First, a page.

What do the Cleveland Indians have to do with this New York Yankees World Series dynasty? In 2007, the last time the team was a contender, the lineup resembled those Yankees.

First of all, six of the nine regular batters hit for a respectable .270 average or higher. Victor Martinez was the leading hitter on the team with a .301 average.

Secondly, six of the regulars hit at least 18 home runs. Five hit 21 or more. However, again Victor Martinez was the leader with 25.

Finally, only one person in the lineup stole more than 14 bases. Grady Sizemore topped out at 33.

That Indians team was one win away from the World Series, in which it would have been a heavy favorite to win it all. While heavy blame is placed on Fausto Carmona and C.C. Sabathia for laying eggs in their final playoff outings, equal blame could be placed on the lineup for not doing its part. I know the phrase “pitching wins championships” very well. In fact I am a firm believer in it. But it also helps to have a strong, balanced lineup to counteract opposing pitching.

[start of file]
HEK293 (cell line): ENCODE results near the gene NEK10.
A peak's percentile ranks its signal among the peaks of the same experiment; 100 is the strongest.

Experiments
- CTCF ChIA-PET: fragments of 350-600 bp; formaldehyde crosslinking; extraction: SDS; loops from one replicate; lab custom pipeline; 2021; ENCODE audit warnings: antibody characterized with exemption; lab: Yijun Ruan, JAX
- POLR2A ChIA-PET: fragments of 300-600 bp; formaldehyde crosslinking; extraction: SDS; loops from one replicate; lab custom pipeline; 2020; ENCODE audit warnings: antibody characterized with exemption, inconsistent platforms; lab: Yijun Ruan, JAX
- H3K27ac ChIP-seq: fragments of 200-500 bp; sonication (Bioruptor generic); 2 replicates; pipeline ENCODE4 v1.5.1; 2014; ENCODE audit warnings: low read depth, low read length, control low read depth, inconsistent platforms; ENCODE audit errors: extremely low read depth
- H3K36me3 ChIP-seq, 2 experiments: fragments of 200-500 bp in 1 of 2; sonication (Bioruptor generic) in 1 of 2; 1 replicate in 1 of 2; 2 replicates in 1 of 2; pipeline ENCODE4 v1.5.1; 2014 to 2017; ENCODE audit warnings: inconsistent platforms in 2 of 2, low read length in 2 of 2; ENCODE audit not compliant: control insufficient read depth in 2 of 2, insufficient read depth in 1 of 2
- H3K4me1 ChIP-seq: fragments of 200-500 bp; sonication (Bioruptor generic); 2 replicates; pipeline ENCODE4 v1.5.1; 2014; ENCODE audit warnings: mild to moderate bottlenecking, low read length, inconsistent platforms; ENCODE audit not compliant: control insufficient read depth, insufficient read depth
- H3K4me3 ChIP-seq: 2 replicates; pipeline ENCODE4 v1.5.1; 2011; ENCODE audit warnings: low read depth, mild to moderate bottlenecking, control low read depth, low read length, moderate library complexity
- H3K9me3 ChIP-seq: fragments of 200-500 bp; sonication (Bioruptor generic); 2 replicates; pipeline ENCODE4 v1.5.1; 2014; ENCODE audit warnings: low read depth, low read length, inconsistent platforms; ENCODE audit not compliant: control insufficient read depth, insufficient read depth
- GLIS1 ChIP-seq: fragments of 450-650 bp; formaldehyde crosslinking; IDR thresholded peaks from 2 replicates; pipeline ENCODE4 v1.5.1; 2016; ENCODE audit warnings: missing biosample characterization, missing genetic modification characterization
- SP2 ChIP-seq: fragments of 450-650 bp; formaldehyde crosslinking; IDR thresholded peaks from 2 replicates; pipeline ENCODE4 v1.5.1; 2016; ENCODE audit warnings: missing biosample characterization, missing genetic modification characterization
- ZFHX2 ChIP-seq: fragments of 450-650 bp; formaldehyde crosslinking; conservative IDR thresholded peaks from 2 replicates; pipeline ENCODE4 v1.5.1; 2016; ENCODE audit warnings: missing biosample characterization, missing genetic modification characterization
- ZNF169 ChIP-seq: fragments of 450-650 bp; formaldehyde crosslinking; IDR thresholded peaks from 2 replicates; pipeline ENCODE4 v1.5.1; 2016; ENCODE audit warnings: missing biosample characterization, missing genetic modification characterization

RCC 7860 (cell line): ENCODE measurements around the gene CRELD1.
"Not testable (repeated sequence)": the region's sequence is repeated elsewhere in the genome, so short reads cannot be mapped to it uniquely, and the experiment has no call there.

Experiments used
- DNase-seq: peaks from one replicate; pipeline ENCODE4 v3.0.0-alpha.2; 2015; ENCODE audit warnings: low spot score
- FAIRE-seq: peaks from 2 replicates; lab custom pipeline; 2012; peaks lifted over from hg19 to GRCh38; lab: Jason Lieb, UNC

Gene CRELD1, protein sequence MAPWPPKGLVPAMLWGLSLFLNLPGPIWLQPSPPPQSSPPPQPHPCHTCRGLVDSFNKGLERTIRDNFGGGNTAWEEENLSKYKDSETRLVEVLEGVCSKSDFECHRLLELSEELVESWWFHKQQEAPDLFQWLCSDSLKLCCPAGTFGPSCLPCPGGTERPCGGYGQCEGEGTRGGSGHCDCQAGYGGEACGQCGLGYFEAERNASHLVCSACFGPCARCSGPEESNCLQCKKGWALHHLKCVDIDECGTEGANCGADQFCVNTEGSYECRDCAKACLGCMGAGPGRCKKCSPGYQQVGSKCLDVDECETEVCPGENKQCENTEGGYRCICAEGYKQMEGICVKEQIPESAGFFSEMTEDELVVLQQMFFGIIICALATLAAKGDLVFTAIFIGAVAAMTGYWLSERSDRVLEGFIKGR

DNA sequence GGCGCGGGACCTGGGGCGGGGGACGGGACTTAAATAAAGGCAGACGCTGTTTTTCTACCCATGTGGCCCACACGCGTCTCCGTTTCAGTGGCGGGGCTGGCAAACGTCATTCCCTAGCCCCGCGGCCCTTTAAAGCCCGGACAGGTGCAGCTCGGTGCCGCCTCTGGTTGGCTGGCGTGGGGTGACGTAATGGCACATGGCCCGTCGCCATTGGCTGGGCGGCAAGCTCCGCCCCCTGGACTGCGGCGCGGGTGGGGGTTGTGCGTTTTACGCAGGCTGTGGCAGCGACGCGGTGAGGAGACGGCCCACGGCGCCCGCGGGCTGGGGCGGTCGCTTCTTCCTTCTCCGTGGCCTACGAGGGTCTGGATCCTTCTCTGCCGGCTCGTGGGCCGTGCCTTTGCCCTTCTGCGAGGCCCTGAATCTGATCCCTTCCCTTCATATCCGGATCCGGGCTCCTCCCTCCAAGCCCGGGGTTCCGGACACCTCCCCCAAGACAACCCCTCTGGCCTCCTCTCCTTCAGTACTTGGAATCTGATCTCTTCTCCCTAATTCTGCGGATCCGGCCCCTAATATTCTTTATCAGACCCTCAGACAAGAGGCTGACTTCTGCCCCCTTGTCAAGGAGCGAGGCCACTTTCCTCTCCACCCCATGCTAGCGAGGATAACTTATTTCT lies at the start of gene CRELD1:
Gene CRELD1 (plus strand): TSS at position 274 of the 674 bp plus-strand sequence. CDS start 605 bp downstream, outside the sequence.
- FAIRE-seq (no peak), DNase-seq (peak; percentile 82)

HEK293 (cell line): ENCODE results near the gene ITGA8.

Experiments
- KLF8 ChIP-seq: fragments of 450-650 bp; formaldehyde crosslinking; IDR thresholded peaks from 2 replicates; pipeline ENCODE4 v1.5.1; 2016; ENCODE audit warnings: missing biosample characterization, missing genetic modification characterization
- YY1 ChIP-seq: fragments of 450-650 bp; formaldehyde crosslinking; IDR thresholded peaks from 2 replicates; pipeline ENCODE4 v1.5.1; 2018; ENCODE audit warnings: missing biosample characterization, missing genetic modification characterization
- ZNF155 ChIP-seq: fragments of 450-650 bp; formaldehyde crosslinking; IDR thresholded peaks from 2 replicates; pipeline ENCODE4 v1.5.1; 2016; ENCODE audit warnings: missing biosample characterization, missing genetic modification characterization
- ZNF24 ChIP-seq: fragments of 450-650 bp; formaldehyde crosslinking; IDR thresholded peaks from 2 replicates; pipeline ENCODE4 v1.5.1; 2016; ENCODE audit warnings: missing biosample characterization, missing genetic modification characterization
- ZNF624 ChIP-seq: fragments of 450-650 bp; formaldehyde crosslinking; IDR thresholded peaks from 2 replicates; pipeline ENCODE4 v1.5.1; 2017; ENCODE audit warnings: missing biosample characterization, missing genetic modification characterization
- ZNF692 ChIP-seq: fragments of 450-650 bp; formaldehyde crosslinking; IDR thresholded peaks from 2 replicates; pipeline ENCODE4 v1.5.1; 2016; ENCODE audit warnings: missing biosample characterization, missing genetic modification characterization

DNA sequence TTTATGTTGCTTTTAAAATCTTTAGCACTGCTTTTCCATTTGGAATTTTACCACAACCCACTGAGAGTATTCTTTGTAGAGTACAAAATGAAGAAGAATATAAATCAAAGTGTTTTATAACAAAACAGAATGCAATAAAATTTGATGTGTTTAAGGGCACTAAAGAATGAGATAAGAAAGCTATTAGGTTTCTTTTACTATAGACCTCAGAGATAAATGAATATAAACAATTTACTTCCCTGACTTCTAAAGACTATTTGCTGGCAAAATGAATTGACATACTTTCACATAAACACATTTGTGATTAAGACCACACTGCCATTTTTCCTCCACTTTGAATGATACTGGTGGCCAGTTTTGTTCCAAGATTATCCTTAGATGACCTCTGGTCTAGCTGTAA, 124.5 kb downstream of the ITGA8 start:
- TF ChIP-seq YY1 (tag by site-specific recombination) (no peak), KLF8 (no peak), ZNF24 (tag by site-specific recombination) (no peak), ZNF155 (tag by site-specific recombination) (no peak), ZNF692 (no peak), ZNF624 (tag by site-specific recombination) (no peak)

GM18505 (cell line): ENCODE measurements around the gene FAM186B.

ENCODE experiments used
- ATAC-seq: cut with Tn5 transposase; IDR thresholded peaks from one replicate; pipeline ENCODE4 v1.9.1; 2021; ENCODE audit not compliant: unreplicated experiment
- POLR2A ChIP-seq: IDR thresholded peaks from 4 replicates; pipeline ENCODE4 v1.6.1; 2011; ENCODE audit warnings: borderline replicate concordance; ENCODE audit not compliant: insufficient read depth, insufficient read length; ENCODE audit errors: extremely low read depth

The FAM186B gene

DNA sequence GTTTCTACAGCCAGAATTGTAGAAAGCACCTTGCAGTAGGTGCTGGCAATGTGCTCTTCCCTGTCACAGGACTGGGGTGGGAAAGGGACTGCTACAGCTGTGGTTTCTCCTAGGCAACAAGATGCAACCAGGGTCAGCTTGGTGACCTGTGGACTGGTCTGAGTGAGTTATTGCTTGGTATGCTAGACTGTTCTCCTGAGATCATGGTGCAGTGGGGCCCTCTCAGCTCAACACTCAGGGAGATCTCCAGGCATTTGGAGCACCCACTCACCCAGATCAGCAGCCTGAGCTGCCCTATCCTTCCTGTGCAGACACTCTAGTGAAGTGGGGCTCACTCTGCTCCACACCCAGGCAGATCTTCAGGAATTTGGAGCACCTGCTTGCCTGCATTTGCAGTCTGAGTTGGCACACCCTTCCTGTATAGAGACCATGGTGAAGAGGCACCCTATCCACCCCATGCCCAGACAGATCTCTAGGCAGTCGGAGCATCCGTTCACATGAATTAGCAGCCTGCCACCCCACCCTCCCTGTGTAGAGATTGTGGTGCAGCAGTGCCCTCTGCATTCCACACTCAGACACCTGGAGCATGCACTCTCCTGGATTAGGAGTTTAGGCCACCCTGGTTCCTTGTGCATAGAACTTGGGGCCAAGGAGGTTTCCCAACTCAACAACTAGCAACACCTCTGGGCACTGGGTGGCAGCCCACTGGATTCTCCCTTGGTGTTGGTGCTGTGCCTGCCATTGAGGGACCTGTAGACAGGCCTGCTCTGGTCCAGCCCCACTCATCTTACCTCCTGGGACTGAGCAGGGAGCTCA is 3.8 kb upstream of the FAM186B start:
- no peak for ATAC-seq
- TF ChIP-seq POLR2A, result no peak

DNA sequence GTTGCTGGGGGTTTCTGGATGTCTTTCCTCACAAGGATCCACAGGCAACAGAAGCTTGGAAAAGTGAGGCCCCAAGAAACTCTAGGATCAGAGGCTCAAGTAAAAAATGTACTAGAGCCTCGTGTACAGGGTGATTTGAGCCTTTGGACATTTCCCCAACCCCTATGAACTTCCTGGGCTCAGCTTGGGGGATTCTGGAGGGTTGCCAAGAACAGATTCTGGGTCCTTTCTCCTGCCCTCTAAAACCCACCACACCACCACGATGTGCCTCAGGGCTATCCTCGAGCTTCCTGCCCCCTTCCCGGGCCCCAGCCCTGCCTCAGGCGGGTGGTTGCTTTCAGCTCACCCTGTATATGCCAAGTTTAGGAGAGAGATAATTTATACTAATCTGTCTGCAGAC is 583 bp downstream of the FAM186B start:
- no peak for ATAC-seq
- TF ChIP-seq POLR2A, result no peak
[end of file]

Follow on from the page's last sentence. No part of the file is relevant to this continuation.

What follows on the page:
While that lineup resembled the Yankees’ four championship teams, it was not nearly the caliber of it. What was missing from the Indians? A strong, experienced core. The four Yankee teams all had the same core in Derek Jeter, Bernie Williams, Tino Martinez, and Paul O’Neill. They were also managed by Joe Torre.

The core of the 2007 Indians team, comprised of Victor Martinez, Grady Sizemore, Travis Hafner, and Jhonny Peralta had not played together as long as the Yankee counterparts. Furthermore, manager Eric Wedge was also very inexperienced.

Which brings me to the present. The Cleveland Indians have the youngest team in the Major Leagues. But with its youth it also appears to be building a strong core. Carlos Santana, Jason Kipnis, Michael Brantley, Lonnie Chisenhall, and until Francisco Lindor arrives, Asdrubal Cabrera make up that core. This postseason the front office has added veterans Mark Reynolds, Nick Swisher, Drew Stubbs, and Mike Aviles to the team along with new, experienced manager Terry Francona to help the core.

In this new and improved Indians lineup I see the potential to resemble the New York Yankee lineups that won four World Series titles in five years. There is no visible extreme power to date. Mark Reynolds is capable of hitting more than 40 homers, but has not done so in four years. Nick Swisher’s career high is 35 seven years ago. Since then he has not hit 30, even playing with a short porch at Yankee Stadium. However, each of the regulars in the lineup, mainly the core I mentioned, are capable of hitting at least 10 homers.